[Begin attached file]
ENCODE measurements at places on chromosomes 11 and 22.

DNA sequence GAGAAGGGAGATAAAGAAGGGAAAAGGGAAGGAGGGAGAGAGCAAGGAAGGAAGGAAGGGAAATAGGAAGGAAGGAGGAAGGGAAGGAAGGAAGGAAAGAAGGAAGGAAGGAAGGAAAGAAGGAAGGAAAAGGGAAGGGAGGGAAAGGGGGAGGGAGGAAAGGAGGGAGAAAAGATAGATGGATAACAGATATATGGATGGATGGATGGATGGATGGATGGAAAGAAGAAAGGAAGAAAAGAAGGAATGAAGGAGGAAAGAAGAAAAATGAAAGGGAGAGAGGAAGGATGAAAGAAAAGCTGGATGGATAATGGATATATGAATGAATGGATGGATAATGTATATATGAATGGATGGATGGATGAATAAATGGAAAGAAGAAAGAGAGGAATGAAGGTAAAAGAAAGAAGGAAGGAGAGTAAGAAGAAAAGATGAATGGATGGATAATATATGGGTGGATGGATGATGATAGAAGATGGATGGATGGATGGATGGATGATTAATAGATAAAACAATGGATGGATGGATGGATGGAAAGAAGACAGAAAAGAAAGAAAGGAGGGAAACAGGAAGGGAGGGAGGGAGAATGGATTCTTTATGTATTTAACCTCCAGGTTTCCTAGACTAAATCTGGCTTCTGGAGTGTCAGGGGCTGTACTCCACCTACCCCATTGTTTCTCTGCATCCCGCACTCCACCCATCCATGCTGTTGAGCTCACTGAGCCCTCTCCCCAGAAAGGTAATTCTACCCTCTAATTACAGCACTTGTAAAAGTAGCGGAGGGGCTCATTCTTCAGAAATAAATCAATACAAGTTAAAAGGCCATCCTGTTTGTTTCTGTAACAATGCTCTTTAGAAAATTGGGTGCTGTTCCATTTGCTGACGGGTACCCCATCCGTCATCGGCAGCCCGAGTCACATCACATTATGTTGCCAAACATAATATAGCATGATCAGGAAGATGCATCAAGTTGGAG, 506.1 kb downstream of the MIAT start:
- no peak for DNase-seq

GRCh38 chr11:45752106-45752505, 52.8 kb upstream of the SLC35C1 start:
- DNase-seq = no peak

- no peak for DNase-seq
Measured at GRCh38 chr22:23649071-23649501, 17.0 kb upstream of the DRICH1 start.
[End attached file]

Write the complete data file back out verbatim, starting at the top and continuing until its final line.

ENCODE measurements at places on chromosomes 11 and 22.

DNA sequence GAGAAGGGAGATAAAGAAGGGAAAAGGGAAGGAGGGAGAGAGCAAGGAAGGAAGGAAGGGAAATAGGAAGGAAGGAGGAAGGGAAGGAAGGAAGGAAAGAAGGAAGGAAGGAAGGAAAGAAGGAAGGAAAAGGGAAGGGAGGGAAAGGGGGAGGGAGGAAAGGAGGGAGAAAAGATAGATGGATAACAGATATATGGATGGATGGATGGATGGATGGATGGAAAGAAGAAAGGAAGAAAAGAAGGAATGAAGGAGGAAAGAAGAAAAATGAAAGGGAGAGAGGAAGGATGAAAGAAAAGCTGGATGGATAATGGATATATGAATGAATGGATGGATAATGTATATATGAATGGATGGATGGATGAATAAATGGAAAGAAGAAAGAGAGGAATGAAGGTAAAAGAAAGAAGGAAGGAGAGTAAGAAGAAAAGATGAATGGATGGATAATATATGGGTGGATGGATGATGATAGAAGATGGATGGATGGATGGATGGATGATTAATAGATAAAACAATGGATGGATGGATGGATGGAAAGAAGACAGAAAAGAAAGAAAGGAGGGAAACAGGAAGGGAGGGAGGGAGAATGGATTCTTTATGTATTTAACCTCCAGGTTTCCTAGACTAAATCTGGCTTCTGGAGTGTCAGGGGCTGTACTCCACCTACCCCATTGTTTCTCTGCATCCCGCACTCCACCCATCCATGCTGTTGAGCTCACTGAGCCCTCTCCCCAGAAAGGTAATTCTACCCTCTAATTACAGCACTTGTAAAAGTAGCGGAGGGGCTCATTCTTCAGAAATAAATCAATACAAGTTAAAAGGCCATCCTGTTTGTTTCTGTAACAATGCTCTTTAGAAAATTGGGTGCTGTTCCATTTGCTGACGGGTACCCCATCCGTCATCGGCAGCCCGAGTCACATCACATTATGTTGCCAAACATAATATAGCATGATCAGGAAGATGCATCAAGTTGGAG, 506.1 kb downstream of the MIAT start:
- no peak for DNase-seq

GRCh38 chr11:45752106-45752505, 52.8 kb upstream of the SLC35C1 start:
- DNase-seq = no peak

- no peak for DNase-seq
Measured at GRCh38 chr22:23649071-23649501, 17.0 kb upstream of the DRICH1 start.